As more fashion influencer apps flood the app store, many of them have started expanding into the $84 billion beauty market.
One such app, Like to Know It, which claims to have driven $1 billion in sales for retailers and brands through over 12,000 influencers, partnered with Ulta in May. Another, Trove, now emerging out of a two-year beta, has started experimenting with beauty on its platform, linking featured makeup in influencers’ traditional fashion posts. ScreenShop, which counts Kim Kardashian as an early adopter and adviser, and Villoid, which Alex Chung co-founded, are also moving into beauty, according to company representatives.
There is a good reason for it: A report released last week by Instagram showed there are about 200 million beauty fans on the platform worldwide, and over 25 percent of users follow at least one makeup account. And while fashion and accessories are the biggest markets for influencers, they are immediately followed by the beauty and cosmetics industry, according to influencer marketing platform Klear. Additionally, the number of influencer posts on Instagram nearly doubled to more than 1.5 million posts worldwide between 2016 and 2017. There’s been an increase of influencer apps allowing people to easily shop looks, and the potential for beauty sales through the apps — a percentage of which goes to the app companies, in most cases — is significant.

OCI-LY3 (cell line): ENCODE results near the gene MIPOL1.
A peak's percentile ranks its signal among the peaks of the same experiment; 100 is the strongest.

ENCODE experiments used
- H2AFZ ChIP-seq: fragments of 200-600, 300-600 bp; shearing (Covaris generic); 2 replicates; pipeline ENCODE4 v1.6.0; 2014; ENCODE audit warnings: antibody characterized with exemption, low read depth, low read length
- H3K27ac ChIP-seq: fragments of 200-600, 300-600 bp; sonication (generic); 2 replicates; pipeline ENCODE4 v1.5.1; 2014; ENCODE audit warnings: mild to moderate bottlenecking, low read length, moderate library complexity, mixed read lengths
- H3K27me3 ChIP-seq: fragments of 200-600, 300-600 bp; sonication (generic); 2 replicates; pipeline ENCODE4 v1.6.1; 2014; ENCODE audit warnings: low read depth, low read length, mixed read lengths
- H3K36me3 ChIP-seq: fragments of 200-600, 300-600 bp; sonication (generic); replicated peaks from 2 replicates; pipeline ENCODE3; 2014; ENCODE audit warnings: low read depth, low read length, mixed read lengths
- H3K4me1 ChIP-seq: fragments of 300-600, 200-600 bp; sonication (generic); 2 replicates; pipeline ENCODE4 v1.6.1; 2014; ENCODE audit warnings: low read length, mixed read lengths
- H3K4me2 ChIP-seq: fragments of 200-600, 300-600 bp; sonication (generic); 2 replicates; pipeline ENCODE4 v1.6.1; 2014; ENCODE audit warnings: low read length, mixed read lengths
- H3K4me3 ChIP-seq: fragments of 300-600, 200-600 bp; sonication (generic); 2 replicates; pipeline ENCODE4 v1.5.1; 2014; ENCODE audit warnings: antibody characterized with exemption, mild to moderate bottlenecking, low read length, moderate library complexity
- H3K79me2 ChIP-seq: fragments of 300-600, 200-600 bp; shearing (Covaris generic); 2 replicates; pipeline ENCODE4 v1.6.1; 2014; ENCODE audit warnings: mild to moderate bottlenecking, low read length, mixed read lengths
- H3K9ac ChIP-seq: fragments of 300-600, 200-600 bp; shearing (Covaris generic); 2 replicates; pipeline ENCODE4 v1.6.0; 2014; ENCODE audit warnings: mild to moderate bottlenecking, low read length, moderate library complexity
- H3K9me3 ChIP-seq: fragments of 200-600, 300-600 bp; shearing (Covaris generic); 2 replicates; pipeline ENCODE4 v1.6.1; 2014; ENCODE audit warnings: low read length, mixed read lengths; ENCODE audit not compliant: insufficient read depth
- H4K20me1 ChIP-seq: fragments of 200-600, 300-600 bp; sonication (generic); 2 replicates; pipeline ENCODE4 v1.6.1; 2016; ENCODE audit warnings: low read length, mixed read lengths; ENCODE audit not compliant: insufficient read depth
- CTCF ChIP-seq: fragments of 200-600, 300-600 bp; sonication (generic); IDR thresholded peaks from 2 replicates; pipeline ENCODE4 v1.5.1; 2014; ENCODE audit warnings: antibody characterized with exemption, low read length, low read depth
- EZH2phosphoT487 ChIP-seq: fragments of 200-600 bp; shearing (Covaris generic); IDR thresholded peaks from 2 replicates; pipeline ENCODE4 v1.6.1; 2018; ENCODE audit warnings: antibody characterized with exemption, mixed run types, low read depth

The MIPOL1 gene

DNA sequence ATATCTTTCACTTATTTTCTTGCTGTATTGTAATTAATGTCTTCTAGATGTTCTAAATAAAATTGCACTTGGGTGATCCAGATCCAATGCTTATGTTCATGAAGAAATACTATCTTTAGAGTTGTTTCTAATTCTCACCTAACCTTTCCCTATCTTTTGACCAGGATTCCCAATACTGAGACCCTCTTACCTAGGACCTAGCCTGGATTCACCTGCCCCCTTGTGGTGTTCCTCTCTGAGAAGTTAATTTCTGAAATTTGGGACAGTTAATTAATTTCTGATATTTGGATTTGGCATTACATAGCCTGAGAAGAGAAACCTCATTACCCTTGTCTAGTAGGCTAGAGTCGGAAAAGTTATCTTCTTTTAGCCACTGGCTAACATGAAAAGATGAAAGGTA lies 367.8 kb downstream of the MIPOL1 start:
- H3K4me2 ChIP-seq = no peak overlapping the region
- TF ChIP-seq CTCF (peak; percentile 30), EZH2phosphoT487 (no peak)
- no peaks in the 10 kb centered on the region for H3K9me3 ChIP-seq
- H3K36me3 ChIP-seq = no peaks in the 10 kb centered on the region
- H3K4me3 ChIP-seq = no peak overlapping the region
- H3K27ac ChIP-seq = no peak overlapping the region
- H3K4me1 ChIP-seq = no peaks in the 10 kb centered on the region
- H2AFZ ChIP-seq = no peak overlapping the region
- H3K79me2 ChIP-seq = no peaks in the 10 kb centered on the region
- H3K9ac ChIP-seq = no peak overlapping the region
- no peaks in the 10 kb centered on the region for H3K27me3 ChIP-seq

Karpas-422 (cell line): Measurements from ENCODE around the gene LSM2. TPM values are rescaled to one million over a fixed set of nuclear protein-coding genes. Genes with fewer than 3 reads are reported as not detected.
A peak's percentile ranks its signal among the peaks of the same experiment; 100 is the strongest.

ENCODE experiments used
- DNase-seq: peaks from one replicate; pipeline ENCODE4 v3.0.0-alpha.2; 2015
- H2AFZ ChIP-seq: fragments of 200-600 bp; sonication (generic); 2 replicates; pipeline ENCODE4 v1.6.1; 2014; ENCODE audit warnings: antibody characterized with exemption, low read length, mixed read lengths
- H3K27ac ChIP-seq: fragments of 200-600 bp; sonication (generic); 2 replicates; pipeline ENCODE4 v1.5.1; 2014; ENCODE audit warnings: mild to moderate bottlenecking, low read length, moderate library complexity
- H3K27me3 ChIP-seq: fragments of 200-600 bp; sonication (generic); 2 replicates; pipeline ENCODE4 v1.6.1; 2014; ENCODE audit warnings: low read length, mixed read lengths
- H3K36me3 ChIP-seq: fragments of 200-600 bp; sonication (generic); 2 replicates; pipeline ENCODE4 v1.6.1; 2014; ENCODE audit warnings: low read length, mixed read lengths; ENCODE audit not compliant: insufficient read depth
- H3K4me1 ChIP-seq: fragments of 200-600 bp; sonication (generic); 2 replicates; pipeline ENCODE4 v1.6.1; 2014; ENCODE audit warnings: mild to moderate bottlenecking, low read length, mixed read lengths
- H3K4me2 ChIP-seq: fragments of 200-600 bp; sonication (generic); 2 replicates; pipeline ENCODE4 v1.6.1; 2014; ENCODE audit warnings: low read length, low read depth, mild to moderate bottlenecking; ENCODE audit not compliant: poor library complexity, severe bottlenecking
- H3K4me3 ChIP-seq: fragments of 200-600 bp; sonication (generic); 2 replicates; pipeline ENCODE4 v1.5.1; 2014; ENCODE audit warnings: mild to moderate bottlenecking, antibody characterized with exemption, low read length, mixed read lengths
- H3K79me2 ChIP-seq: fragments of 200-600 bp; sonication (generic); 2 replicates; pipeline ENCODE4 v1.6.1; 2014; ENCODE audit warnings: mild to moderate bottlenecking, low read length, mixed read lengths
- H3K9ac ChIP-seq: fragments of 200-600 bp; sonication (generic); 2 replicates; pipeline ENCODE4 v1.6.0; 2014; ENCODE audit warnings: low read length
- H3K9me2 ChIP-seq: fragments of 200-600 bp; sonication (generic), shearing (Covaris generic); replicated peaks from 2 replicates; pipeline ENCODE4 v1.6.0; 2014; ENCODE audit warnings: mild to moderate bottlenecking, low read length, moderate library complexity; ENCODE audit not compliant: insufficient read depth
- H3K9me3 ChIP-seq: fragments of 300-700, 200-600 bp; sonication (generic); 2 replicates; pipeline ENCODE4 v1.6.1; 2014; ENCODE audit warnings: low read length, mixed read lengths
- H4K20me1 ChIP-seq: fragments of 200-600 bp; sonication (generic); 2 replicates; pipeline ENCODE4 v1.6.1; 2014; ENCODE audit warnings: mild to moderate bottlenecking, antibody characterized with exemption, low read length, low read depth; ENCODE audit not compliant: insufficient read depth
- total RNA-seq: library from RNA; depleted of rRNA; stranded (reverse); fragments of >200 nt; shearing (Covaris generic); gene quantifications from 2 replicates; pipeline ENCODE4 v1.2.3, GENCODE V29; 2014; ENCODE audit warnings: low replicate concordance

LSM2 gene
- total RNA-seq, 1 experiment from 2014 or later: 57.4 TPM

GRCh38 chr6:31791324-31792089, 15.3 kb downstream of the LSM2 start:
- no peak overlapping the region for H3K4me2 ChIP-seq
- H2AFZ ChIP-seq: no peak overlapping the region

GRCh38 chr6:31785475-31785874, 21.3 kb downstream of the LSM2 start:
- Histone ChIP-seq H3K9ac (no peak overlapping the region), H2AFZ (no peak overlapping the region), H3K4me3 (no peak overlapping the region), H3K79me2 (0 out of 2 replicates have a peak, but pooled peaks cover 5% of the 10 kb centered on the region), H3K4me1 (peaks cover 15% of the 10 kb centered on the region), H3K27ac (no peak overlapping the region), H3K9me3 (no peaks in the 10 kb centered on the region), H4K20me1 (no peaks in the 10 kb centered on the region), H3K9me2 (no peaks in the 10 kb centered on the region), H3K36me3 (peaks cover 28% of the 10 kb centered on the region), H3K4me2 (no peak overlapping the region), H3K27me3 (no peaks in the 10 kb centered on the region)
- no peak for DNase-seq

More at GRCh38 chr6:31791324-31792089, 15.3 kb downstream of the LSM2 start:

“Many influencers and bloggers who start in one area like fitness or fashion expand into all other areas because the consumers get really attached,” said Mary Orton, co-founder of Trove. “The consumer wants to see more facets of their life — not just a makeup look, but also: Where are they wearing it?”
Trove, which is releasing an Android version of its app this week, offers beauty products through “outfit of the day” –style images from influencers — but Orton is considering launching dedicated beauty content offered on the platform, including video content.
“Part of our excitement around beauty is that it’s at a lower price point; a product is not the same investment as, say, a pair of knee-high boots. We’re seeing really high conversation rates and average order rates that are much higher,” she said. According to Orton, the average order value Trove drives through posts is 50 percent higher than that of Instagram, Facebook, Pinterest and Twitter, but declined to elaborate on how the company evaluates this.
Trove is not the only app company that is experimenting. Villoid, which works with over 4,000 brand partners including beauty companies 100% Pure and Bleach London, has been incorporating beauty into its platform since December and plans to expand the range in the coming months, a company spokeswoman said.
Screenshop, which has over 1 million downloads, is in conversation with several technology providers who could help the app with facial recognition technology. Screenshop works by converting any screenshot on a phone into an online shoppable store by using artificial intelligence and machine learning to match the screenshot to similar products. It currently works only on clothing and furniture but is asking users what they want to see from the beauty space and is bringing on board former employees of Pinterest to find out what “inspirational moments” are most interesting to users, whether they are fashion or beauty, Molly Hurwitz, co-founder and chief marketing officer of Screenshop, said.
“It’s interesting that, right now, most people are more interested in [fashion] looks than beauty,” she said, based on feedback from users of Screenshop. She added that she was unsure whether that was due to a lack of interest or a lack of awareness due to a dearth of shoppable beauty looks.
Hurwitz said she expected that Screenshop would be able to offer shoppable beauty looks on its platform sometime in 2019.